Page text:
South Carolina's leading power utility decided Monday to cease construction at the V.C. Summer Nuclear Station's two reactors after spending nearly $5 billion on the project.

Santee Cooper's board of directors approved the plan to stop construction of reactor units 2 and 3.

The facility represented another blow for the nuclear power industry, which has suffered a number of setbacks in the last year including a number of announced plant closures and the bankruptcy of nuclear power developer Westinghouse.

The nuclear power industry's lead industry group, the Nuclear Energy Institute, called the news "disappointing."

"As a first-of-a-kind nuclear construction project of this size and scope, the project understandably encountered many economic, regulatory and other challenges along the way," said Maria Korsnick, the group's president and CEO. "It is unfortunate that circumstances beyond their control have led to this outcome today. All the more now, we must impress upon our energy policy decision makers the vital role of nuclear energy in America's energy portfolio.

"As America's need for electricity continues to grow, which means hundreds of new generating facilities will need to be built, clean and reliable nuclear energy will be an essential part of America's energy security," she said.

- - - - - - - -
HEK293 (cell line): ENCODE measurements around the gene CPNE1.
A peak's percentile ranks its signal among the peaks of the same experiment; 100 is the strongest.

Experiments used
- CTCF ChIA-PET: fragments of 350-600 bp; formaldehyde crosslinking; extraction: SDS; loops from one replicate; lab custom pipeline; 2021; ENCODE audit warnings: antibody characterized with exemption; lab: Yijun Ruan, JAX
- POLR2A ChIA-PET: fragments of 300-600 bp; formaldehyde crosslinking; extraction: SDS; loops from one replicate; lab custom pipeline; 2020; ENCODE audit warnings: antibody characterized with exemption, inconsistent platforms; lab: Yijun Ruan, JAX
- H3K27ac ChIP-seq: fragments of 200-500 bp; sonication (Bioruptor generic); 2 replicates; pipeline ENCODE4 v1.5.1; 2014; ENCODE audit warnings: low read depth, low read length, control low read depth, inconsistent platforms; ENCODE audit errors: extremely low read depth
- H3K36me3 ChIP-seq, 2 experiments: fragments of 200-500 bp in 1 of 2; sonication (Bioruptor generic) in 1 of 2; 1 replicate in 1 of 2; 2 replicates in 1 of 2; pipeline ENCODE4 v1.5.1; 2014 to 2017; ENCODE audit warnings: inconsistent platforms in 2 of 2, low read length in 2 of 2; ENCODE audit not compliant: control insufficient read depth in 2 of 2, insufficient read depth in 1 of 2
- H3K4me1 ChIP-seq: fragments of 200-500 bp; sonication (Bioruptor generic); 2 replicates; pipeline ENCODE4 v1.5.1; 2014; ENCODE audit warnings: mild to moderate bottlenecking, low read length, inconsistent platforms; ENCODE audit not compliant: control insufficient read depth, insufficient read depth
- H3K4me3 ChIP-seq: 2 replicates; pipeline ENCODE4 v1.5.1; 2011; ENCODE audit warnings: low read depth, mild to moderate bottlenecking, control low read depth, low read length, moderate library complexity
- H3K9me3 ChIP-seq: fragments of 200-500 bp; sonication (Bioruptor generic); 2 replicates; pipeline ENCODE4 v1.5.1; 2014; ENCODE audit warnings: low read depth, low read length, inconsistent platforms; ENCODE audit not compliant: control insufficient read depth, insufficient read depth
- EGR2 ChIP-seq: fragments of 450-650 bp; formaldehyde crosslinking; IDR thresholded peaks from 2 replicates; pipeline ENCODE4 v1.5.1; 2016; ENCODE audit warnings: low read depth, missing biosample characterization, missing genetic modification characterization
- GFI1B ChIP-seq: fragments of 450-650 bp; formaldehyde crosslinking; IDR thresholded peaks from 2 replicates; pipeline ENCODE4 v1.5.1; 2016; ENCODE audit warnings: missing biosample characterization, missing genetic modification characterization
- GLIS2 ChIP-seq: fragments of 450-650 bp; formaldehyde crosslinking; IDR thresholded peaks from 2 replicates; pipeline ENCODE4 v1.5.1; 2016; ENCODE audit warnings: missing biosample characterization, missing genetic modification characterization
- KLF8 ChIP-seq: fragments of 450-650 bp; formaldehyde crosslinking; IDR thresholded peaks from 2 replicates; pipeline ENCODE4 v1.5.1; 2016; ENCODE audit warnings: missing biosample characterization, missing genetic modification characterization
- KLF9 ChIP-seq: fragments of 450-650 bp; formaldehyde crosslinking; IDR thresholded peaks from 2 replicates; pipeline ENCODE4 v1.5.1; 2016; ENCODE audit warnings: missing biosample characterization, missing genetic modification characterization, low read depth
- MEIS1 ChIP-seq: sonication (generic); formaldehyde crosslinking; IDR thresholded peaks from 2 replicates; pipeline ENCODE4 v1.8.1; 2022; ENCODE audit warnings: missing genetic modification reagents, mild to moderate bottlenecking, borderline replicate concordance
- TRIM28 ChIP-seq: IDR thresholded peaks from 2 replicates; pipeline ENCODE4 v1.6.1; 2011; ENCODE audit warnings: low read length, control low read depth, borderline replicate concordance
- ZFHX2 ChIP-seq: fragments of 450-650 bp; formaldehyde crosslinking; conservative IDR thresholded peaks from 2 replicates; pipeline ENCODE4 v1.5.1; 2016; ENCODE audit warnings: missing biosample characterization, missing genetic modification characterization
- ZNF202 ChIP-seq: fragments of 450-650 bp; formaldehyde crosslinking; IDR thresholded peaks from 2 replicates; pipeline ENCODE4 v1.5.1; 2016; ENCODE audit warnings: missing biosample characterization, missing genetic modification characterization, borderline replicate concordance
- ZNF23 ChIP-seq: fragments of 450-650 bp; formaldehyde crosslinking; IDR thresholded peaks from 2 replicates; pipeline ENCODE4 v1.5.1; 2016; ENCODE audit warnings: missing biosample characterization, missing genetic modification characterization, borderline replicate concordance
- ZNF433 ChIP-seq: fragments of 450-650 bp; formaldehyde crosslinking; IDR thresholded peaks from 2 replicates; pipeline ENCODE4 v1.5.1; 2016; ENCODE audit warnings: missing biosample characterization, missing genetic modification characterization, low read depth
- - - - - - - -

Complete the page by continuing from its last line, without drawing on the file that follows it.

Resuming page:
"There's no sugarcoating that the decision to abandon construction of VC Summer is a body blow to our nuclear industry — but it only means the U.S. must redouble our commitment," said Rich Powell, executive director of ClearPath, a conservative group that advocates for clean energy resources such as nuclear power and natural gas.

Sen. Tom Carper, the top Democrat on the Senate Environment and Public Works Committee, was quick to respond to the announcement. "I'm disappointed by today's decision to halt construction on South Carolina's two nuclear reactors," he said. "Nuclear energy provides about 20 percent of our nation's energy, but the reactors in operation today won't be around forever."

The Delaware Democrat said many members of Congress see the "incredible opportunity that nuclear energy presents," noting the role of nuclear power plants "in our country's clean energy future, and it's on all of us to help make that future viable."